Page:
Baroque: Style in the Age of Magnificence

In 2009 an exhibition Baroque, Style in the Age of Magnificence 1620-1800, at the Victoria and Albert Museum, London, provided a unique opportunity to discover the fascinating world of Baroque. It borrowed a number of important pieces from National Trust Properties that helped delve deeper into this age of magnificence and learn more about the beautiful gardens, decorative arts, architecture and social history of Baroque at first hand.
The exhibition conjured up the majesty of Baroque interiors with a range of objectives including works by Rubens and Bernini as well as furniture from Louis XIV’s Palace of Versailles. It explored one of the central concepts of Baroque, the ’total work of art’, through which painting, sculpture and architecture come together to create an overwhelming and magnificent experience, designed to engage the senses and celebrate divine and royal power.
Baroque was the first style to have a significant global impact. It spread form Italy and France to the rest of Europe. Then it travelled to Africa, Asia, and South and Central America via the colonies, missions and trading posts of the Portuguese, Spanish, Dutch and other Europeans. The style was disseminated through the worldwide trade in fashionable goods, through prints, and also by travelling craftsmen, artists and architects.
Chinese carvers worked in Indonesia, French silversmiths in Sweden, Italian furniture makers in France. Sculpture was sent from the Philippines to Mexico as well as to Spain. London-made chairs went all over Europe and across the Atlantic. The French royal workshops turned out luxury products in the official French style that were both desired and imitated by fashionable society across Europe. But Baroque also changed as it crossed the world, adapting to new needs and local tastes.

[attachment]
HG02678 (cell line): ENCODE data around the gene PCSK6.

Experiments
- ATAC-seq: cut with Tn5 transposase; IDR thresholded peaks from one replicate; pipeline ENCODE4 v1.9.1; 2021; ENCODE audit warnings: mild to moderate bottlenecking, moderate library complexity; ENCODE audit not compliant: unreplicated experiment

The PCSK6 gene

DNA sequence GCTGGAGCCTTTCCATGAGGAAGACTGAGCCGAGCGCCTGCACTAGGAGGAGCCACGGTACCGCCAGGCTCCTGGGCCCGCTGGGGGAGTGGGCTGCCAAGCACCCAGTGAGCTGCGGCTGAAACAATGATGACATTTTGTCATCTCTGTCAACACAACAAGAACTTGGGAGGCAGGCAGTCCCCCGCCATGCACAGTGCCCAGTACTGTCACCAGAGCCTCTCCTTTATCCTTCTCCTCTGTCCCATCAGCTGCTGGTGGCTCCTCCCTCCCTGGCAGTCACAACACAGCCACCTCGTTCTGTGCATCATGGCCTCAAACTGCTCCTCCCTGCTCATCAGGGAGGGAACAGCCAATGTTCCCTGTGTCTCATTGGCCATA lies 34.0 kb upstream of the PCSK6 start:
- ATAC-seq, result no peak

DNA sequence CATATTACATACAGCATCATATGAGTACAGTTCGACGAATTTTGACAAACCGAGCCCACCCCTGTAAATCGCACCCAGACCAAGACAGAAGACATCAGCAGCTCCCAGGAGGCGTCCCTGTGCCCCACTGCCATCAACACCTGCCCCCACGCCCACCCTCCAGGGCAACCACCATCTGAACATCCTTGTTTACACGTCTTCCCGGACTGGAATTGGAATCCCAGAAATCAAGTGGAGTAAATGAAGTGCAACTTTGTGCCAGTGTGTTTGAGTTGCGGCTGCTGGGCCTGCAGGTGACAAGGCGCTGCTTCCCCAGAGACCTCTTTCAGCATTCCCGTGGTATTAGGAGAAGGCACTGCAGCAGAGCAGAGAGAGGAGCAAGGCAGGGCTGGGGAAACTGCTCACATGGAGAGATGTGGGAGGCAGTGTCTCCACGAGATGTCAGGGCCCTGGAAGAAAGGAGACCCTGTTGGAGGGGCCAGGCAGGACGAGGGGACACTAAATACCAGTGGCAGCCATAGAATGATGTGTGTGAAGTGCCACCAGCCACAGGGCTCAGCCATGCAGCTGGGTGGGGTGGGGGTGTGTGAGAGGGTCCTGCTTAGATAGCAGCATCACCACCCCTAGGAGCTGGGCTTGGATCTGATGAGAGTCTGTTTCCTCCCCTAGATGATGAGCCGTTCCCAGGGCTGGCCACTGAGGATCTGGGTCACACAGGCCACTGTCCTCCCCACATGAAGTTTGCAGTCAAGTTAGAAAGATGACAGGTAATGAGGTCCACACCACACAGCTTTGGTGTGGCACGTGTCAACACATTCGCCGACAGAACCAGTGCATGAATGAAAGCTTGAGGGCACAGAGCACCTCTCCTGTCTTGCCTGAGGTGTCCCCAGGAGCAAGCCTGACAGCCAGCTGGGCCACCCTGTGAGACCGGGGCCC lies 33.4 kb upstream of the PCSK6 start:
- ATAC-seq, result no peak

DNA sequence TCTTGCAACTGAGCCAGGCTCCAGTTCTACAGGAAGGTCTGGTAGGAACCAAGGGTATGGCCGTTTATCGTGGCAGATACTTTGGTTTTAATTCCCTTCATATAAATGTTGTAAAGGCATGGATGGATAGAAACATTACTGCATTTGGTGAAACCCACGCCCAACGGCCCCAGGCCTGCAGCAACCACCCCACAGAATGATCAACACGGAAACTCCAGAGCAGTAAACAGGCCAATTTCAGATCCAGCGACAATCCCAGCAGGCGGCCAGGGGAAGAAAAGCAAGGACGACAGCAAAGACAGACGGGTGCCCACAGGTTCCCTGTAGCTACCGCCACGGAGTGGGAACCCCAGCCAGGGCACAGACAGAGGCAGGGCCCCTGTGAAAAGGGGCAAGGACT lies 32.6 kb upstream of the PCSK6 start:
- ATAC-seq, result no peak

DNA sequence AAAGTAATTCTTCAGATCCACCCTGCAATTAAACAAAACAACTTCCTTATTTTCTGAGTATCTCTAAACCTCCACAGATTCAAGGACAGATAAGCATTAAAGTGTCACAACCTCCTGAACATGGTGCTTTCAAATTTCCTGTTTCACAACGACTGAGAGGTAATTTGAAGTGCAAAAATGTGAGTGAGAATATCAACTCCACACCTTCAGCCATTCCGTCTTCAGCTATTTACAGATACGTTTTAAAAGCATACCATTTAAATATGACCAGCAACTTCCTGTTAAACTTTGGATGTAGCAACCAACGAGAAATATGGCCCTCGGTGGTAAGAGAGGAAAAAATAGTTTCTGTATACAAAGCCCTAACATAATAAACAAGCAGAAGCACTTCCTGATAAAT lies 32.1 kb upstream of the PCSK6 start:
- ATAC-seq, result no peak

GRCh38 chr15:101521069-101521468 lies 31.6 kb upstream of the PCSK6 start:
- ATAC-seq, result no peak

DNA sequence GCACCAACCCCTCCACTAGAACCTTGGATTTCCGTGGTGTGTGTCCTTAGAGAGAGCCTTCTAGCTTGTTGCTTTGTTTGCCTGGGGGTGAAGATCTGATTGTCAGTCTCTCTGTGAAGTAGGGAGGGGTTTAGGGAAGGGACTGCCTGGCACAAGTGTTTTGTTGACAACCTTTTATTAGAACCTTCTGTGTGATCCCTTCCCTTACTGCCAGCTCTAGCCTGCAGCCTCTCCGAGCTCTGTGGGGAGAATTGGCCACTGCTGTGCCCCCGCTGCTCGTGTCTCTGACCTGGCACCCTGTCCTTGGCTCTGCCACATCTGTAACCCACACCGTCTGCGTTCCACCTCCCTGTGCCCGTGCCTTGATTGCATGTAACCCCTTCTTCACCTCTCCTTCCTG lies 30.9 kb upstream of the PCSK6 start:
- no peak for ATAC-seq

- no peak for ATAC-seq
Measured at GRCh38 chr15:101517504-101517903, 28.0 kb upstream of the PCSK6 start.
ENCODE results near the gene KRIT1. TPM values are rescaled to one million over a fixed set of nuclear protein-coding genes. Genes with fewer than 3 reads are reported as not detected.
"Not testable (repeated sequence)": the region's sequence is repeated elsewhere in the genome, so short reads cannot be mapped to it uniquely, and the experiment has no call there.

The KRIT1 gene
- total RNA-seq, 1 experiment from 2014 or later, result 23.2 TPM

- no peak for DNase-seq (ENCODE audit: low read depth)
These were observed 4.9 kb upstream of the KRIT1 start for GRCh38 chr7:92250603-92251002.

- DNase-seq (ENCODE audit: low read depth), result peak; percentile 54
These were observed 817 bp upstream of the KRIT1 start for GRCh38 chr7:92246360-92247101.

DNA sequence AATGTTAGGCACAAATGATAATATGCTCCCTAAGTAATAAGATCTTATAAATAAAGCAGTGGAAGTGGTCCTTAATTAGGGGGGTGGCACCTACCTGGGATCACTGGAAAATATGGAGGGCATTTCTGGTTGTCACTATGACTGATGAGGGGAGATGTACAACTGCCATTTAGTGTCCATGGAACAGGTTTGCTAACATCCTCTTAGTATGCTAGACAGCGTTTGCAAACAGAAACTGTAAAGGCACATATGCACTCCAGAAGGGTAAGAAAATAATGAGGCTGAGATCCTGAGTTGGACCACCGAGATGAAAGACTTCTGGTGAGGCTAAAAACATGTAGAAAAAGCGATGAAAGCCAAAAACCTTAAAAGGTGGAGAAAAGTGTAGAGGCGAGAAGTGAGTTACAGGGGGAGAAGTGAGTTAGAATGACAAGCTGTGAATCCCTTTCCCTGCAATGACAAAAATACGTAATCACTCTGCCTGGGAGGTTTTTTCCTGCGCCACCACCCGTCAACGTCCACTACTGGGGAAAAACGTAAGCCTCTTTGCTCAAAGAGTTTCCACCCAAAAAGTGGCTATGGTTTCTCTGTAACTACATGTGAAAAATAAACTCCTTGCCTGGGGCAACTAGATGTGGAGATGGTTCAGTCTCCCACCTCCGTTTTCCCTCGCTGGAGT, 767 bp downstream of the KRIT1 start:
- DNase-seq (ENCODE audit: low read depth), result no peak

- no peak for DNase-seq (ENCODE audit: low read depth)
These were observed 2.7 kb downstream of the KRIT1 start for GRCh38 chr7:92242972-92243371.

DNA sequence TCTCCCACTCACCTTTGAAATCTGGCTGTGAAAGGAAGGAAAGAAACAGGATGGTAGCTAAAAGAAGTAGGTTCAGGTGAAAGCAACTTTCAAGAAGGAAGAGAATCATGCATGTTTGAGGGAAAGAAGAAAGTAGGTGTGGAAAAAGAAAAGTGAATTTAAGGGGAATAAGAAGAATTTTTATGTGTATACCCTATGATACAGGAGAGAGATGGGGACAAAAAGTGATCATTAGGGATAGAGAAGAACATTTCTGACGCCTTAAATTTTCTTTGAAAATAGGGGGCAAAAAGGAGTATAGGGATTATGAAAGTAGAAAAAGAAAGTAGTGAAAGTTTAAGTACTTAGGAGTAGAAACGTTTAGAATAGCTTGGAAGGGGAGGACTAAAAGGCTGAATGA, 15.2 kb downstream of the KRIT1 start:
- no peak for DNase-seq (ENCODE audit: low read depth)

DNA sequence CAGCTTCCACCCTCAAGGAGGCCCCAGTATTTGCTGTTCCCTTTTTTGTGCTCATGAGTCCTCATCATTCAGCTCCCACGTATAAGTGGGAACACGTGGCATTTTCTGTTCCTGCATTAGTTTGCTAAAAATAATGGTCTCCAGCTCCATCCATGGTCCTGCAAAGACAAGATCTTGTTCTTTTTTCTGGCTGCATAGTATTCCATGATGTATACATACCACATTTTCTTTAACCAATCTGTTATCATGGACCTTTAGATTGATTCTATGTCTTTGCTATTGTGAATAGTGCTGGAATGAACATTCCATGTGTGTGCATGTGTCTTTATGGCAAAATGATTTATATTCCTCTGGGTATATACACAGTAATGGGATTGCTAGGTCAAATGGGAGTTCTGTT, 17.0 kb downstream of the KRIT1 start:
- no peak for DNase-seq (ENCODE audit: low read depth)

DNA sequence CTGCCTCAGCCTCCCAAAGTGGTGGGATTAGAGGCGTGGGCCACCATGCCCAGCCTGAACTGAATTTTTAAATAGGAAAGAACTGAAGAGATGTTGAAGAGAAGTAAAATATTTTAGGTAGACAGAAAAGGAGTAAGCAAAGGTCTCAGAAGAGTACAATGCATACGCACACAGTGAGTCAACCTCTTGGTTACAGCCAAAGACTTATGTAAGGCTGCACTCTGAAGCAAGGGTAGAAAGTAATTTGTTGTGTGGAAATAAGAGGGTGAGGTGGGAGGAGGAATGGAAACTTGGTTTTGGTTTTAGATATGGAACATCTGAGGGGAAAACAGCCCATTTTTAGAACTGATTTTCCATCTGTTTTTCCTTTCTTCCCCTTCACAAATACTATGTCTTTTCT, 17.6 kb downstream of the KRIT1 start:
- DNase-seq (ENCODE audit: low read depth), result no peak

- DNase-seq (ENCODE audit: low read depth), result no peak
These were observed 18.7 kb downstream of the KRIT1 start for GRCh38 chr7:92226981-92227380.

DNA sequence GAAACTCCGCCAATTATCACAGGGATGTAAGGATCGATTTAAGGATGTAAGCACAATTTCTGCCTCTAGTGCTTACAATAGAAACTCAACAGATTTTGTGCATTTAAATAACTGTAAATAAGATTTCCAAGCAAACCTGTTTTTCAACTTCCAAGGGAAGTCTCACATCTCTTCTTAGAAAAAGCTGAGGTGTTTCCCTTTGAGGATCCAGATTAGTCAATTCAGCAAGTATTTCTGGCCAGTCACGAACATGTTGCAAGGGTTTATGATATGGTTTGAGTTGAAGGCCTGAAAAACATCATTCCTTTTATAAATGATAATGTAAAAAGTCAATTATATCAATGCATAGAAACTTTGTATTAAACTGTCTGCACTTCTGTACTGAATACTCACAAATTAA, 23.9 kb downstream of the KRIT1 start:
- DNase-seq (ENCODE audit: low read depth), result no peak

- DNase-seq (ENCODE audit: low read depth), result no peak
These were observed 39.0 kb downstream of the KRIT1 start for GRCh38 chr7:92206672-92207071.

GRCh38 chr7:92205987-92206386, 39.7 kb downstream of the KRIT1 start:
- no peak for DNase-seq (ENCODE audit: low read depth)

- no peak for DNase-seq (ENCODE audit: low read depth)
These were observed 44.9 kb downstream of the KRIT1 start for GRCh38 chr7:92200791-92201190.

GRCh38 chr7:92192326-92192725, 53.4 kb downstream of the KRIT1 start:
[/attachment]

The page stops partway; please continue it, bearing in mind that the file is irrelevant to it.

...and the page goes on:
Style in the Age of Magnificence
Baroque was the leading fashionable style in Europe for a hundred years from the mid 17th century. The period saw not only the establishment of great European empires ruled by absolute monarchs buth also the growing power of the Roman Catholic Church. It was opulent and impressive, dramatic and moving, but also very serious in its purpose. Baroque artists and designers worked in many media and art forms, from painting and sculpture to architecture, interior decoration, gardens and the ephemeral world of theatre and public events.
The patronage of the Roman Catholic Church was fundamental to Baroque. Promoted by generations of popes, cardinals, priests, missionaries, worshippers and lay-patrons, the style spread to the four corners of the globe. Baroque architecture was pioneered in papal Rome by Pietro da Cortona, Gianlorenzo Bernini and Francesco Borromini. The new style was vigorous and imaginative but never out of control. Borromini’s oval ground plans were based on a dynamic geometry of triangles and circles. The same geometry lay behind the city plans of Baroque Rome.
Human figures played a leading role in all the various art forms, from painting and architecture through to musical instruments and tableware. Allegorical, sacred and mythological beings took over the whole work, turning it into a drama in which the actors strove to convey particular messages and to engage the emotions of the viewer. These figures were put into the service of both faith and dynastic ambition – in emotionally wrought religious paintings, and in heroic portraits of rulers, their heads held high above a mass of billowing drapery.
Throughout Europe, politically significant occasions were marked with public celebrations. These occasions had real national and international importance. Rituals such as coronation or state funeral marked regime change. Celebration – of royal birthdays and marriages, military victories and visits by foreign dignitaries – drew attention to new developments in the nation’s public life.
Music was central to public and domestic life in the Baroque. Baroque music is formal, highly celebrated, richly decorated. It voices the power and wealth of its patrons, just as it fills the spaces of Baroque architecture. Popes and emperors could express their splendour, in church and palace, with the spectacular performance by hundreds of musicians of works commissioned for the venue, or state occasion.
The exhibition featured The First Global Style, Art and Performance, Architecture and Performance, Marvellous Materials, The Theatre, The Square, Sacred Spaces, Secular Spaces. Supporting events included talks, conferences and a special series of concerts by students and professors from the Royal College of Music.
Ita Marguet
Note: Acknowledgement is given to the brochure Baroque Style in the Age of Magnificence, Victoria and Albert Museum, London, 4 April – 19 July 2009. This text follows a visit to the exhibition in May 2009.